Nov 18 2013
UK: SUDANESE MUSLIM paedophile who cannot be deported because of human rights laws will get a large compensation payout after senior judges ruled he had been kept in detention illegally
Legal experts question crucial decision which allows Sudanese Muslim child abuser, Jumaa Kater Saleh, to stay in Britain and get additional compensation even after running up a £350,000 bill for the taxpayer.
UK Telegraph The Home Office and the justice system are facing new questions about their handling of a paedophile failed asylum seeker, who is poised to receive a large compensation cheque from the taxpayer. Jumaa Kater Saleh, who sexually abused a 13-year-old schoolgirl, was told by senior judges that he is entitled to a pay-out for the way the Home Office treated him.
An investigation by The Telegraph today raises significant questions about Saleh’s case, and exposes how he has repeatedly played the system to stay in this country.
Inquiries by this newspaper have found how:
• Saleh, 25, has already cost the taxpayer at least £350,000 since he came to Britain hidden in the back of a lorry in 2004;
• An expert hired by Saleh’s own legal team has raised doubts over a previous ruling which allowed the Sudanese paedophile to stay here indefinitely;
• At least nine judges have been involved in cases brought against and by Saleh, who used legal aid, and who was told by one: “By your conduct, this country becomes less safe.”
Saleh’s case was put into the spotlight last week when three judges, led by the Master of the Rolls, the second most senior member of the English judiciary, ruled that he must be paid compensation for having his human rights breached by being detained after his prison sentence expired, as the Home Office tried to deport him.
His payout has not yet been agreed but he could receive tens of thousands of pounds based on previous, similar cases. The father of Saleh’s victim, who can only be identified as “A” for legal reasons, last night criticized the judges’ “crazy” decision. He said his daughter would always be “scarred” by her ordeal, adding: “My daughter has received nothing for what she went through, yet he stands to get thousands.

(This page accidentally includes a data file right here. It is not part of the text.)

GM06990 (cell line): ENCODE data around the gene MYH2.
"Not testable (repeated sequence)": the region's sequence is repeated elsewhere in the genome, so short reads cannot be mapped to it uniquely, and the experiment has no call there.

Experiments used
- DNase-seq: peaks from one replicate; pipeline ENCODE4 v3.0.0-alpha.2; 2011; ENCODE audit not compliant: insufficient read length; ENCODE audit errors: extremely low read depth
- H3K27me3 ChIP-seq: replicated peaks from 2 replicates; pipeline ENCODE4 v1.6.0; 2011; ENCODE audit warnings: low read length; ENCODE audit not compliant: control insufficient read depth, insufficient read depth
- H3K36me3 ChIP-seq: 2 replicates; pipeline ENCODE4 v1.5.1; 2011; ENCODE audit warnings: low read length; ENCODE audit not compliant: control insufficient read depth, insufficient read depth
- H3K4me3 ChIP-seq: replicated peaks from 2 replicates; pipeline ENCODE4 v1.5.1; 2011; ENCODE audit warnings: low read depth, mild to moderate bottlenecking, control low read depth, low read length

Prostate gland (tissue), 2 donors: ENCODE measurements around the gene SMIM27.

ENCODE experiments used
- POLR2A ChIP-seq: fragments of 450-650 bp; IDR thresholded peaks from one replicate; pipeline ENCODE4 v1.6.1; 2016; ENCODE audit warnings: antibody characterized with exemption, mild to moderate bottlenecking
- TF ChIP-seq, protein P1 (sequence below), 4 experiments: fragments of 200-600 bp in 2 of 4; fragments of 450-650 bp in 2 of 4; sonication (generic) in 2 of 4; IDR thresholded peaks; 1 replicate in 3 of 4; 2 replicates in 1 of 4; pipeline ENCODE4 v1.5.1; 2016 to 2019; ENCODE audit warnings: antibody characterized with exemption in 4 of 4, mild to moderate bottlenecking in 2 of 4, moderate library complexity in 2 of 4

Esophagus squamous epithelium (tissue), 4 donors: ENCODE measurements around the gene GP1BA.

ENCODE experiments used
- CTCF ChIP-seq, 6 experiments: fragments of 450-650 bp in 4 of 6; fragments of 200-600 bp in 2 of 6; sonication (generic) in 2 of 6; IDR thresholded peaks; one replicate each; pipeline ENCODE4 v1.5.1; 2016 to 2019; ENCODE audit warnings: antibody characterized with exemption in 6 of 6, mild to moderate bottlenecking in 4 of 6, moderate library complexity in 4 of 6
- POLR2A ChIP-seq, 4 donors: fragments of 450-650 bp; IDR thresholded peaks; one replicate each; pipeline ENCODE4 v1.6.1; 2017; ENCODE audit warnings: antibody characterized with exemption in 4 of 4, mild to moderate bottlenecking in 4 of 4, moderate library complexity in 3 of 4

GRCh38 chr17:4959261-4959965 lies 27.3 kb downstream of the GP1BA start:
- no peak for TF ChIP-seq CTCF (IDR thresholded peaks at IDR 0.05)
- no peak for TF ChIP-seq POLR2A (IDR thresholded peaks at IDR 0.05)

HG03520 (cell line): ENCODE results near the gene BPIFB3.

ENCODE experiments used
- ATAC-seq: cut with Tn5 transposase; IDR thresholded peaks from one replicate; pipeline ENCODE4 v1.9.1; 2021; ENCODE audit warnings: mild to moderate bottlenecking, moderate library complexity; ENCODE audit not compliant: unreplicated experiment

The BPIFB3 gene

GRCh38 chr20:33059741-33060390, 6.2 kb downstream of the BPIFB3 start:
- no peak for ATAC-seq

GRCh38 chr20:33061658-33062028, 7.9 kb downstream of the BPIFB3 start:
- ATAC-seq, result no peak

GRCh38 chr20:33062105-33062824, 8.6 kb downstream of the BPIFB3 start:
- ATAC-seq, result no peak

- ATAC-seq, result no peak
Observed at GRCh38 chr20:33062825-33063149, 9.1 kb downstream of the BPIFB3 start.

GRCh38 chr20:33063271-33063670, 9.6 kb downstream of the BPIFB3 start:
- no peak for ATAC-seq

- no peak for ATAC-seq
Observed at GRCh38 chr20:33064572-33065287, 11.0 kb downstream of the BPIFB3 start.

“He was a paedophile preying on young girls, yet he was only locked up for two years. What does he have to be compensated for? “Why should someone who has committed this sort of crime be allowed to receive any sort of compensation? The worst of it is that as taxpayers, me and her mother are paying for him to go through the court system and then we’ll end up contributing through our taxes to any compensation he gets – the man who did this to our girl.”
At least nine judges have been involved in dealing with Saleh’s case during at least five separate hearings in courts and tribunals, including two that went to the Court of Appeal.
Costs in Saleh’s case have included a trial estimated to have cost more than £100,000; £20,000 in asylum support costs and more than £200,000 to keep him detained, firstly in jail and then in an immigration centre. The judge in his criminal trial said the total cost of interpreters alone was £25,000.
Saleh was in a gang of five men who entrapped three disturbed and vulnerable girls, aged 13 and 14, in Kent in 2007. The men were each convicted of sexual activity with a child in 2008. Saleh was sentenced to four years at a young offenders’ institution.
At Maidstone Crown Court, Judge Martin Joy said: “No doubt, you came to this country because you regarded it as a safe country. However, by your conduct, this country becomes less safe.”
Saleh was subject to “automatic deportation” under border laws, but he appealed against deportation. In 2011, an immigration tribunal decided it would breach the European Convention of Human Rights to deport him, as he would face persecution if he returned to Sudan.
New information uncovered by The Telegraph has cast doubt on the tribunal’s conclusions. Peter Verney, a Sudan expert, was hired by Saleh’s lawyers and gave evidence on Saleh’s membership of the persecuted Zaghawa clan. But last week he said he had significant doubts about the case.
A spokesman for the Home Office said it was “looking at all options including appealing” and that it was “extremely disappointed with the court’s decision”.
A Home Office spokesman said: “We are looking at all options including appealing. We are extremely disappointed with the court’s decision. We believe it is right that dangerous individuals are kept in detention, wherever possible, in order to protect the public. “We will continue to seek to deport individuals who show a complete disregard for the laws of this country.”